A portion of our first Pasture Walk (October 2011, Triple D Ranch in Honokaa) discussed beef carcass quality grading. The following information is excerpted from a December 21, 2011 article at Drovers CattleNetwork.
The beef checkoff recently published a white paper titled, “Animal Age, Physiological Maturity, and Associated Effects on Beef Tenderness”, by J. Daryl Tatum, Ph.D., Colorado State University.
Conventional U.S. cattle-production systems are designed to provide consumers with a consistent supply of high-quality, grain-fed beef, which is preferred in current mainstream U.S. beef markets (both domestic and export). In grain-fed beef production systems, beef calves (steers and heifers) typically are reared on pastures with their dams until they are five- to eight-months old. After weaning, calves either are placed in feedlots immediately for grain finishing (as “calf-feds”) or grown for a period of time on forage-based diets, until they are 12 to 18 months old, before placement in feedlots for finishing (as “yearlings” or “long-yearlings”). Grain-finished cattle produced in the United States normally are harvested between 12 and 24 months of age.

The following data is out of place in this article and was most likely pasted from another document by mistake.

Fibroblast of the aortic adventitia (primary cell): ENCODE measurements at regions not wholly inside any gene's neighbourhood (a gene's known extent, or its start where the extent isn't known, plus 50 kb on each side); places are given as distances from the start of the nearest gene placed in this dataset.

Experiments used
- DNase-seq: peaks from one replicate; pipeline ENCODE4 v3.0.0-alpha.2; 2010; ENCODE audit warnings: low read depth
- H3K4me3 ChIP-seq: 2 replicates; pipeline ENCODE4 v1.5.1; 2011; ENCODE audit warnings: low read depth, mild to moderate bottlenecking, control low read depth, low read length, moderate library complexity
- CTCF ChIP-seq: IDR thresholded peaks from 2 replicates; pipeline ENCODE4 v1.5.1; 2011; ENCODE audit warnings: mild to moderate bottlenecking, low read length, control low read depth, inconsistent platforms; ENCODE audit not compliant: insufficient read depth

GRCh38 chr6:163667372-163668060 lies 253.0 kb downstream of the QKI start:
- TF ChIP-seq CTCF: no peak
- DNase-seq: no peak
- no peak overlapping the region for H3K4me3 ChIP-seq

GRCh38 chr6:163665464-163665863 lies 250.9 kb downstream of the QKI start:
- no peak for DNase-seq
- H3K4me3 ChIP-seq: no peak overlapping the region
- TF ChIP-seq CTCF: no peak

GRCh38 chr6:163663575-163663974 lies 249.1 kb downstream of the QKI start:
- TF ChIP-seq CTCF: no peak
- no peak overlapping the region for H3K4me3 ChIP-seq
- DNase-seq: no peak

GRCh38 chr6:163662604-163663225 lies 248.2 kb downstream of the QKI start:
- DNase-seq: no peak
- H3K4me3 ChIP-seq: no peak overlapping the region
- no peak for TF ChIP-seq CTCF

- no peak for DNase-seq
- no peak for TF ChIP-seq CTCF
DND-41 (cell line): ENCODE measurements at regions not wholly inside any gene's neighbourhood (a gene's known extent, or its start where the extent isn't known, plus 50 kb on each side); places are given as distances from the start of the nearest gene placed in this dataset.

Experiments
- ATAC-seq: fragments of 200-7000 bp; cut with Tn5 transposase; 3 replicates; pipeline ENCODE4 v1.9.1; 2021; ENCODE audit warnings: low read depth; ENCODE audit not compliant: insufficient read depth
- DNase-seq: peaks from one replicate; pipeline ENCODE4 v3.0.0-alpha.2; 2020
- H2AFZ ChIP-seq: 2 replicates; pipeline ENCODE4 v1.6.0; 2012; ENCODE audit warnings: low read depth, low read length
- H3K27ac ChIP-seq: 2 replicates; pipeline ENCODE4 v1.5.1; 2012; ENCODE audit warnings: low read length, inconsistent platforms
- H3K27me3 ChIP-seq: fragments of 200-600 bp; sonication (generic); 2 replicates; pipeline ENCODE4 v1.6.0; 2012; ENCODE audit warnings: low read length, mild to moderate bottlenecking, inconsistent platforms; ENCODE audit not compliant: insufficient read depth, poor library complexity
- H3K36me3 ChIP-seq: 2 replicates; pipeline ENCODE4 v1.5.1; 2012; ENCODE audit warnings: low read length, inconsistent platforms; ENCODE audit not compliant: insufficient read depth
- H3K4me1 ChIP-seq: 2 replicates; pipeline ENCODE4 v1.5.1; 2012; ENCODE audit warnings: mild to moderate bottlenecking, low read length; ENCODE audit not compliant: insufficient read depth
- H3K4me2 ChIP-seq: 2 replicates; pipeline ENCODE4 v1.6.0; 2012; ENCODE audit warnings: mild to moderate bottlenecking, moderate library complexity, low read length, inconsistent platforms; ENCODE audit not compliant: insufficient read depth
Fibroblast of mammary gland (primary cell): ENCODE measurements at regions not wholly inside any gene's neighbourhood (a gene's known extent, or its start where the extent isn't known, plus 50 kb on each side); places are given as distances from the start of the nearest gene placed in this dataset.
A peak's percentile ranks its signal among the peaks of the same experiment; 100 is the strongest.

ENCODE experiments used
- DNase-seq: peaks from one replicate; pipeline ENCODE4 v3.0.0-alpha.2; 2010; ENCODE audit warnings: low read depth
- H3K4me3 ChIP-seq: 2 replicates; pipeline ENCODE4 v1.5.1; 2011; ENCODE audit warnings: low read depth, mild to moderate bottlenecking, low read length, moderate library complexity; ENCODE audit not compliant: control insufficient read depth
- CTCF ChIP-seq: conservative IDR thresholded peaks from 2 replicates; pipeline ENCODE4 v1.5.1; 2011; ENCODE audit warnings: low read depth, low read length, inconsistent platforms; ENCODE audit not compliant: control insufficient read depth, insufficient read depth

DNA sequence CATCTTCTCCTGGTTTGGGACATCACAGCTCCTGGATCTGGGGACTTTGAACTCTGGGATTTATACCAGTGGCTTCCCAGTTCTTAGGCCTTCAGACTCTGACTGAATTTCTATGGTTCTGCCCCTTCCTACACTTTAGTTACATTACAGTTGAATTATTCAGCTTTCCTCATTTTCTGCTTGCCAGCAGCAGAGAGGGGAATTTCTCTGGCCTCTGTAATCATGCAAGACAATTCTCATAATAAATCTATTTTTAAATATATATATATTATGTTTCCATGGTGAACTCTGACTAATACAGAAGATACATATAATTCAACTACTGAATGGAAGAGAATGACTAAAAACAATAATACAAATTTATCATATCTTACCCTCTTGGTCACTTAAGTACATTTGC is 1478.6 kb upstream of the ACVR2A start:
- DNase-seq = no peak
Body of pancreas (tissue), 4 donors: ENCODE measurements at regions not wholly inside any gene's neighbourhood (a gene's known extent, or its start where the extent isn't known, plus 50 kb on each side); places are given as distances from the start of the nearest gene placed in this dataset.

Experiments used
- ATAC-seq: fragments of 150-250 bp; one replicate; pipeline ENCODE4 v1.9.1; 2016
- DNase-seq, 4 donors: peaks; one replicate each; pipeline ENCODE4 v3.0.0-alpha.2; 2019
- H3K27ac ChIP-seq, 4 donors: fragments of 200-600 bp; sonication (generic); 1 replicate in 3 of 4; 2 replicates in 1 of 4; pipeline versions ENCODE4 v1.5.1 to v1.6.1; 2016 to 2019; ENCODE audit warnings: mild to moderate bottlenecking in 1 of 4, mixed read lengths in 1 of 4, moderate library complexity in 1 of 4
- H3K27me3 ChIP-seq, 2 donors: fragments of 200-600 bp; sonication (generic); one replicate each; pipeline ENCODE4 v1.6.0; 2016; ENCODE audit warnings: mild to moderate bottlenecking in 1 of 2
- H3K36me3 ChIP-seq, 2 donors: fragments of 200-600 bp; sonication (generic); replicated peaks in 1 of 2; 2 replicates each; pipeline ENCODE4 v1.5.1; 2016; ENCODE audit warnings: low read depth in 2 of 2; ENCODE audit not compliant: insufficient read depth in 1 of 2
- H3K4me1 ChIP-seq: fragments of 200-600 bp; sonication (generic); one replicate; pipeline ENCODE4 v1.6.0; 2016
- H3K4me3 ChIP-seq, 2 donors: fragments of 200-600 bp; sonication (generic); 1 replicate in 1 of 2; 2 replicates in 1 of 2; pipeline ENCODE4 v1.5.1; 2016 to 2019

When beef carcasses are presented for quality grading, USDA graders examine visible indicators of physiological maturity, which are used to classify carcasses into maturity groups. At these young ages, steers and heifers are expected to produce A-maturity carcasses when they are graded by USDA. However, some of these cattle exhibit sufficient degrees of skeletal ossification to cause their carcasses to be classified as B-maturity or older, which significantly reduces carcass value and marketability.
The purpose of this review was to examine and summarize existing scientific information concerning production-level effects on physiological maturation processes in cattle and examine the relationships of these effects to the occurrence of advanced beef carcass maturity characteristics.
Click here to read the full white paper.